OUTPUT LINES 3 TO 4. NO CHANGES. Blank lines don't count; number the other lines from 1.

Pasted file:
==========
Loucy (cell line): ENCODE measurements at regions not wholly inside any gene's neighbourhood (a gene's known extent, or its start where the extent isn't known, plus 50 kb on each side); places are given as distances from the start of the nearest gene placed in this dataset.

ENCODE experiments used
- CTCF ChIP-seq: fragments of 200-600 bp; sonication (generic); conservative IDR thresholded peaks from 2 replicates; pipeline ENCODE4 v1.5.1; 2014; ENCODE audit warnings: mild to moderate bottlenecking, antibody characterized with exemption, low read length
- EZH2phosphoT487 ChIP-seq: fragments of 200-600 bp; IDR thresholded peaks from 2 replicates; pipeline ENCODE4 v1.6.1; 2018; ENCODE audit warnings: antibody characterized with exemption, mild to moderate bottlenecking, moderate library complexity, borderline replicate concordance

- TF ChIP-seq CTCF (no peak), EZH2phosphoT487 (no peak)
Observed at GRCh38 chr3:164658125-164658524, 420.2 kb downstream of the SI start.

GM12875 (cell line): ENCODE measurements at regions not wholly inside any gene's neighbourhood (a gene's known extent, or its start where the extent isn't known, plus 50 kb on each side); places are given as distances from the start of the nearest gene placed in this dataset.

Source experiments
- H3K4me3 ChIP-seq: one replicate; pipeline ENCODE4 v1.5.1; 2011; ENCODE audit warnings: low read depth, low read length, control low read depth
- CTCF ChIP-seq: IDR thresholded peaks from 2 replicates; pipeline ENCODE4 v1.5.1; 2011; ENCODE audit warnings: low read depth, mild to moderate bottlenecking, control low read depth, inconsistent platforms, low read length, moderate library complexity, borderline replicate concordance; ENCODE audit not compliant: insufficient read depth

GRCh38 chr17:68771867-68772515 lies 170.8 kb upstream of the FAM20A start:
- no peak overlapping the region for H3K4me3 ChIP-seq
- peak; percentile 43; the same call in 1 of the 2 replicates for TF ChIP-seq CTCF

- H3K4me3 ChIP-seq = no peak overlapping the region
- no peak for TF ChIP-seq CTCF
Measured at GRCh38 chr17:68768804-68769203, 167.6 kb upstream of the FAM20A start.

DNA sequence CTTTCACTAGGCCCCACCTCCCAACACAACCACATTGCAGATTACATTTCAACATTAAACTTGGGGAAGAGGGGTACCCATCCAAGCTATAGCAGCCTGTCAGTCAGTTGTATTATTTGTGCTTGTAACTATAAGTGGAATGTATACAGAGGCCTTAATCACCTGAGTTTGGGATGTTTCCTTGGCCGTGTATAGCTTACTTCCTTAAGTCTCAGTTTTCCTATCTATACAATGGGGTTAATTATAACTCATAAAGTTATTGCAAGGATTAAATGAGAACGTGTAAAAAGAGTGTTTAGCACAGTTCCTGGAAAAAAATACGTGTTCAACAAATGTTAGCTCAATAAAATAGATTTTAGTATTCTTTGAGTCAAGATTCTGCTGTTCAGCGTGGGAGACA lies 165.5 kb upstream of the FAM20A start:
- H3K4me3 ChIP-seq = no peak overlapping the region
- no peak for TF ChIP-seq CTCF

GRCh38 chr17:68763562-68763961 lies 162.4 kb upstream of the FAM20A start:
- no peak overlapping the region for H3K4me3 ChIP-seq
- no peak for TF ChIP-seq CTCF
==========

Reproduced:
- CTCF ChIP-seq: fragments of 200-600 bp; sonication (generic); conservative IDR thresholded peaks from 2 replicates; pipeline ENCODE4 v1.5.1; 2014; ENCODE audit warnings: mild to moderate bottlenecking, antibody characterized with exemption, low read length
- EZH2phosphoT487 ChIP-seq: fragments of 200-600 bp; IDR thresholded peaks from 2 replicates; pipeline ENCODE4 v1.6.1; 2018; ENCODE audit warnings: antibody characterized with exemption, mild to moderate bottlenecking, moderate library complexity, borderline replicate concordance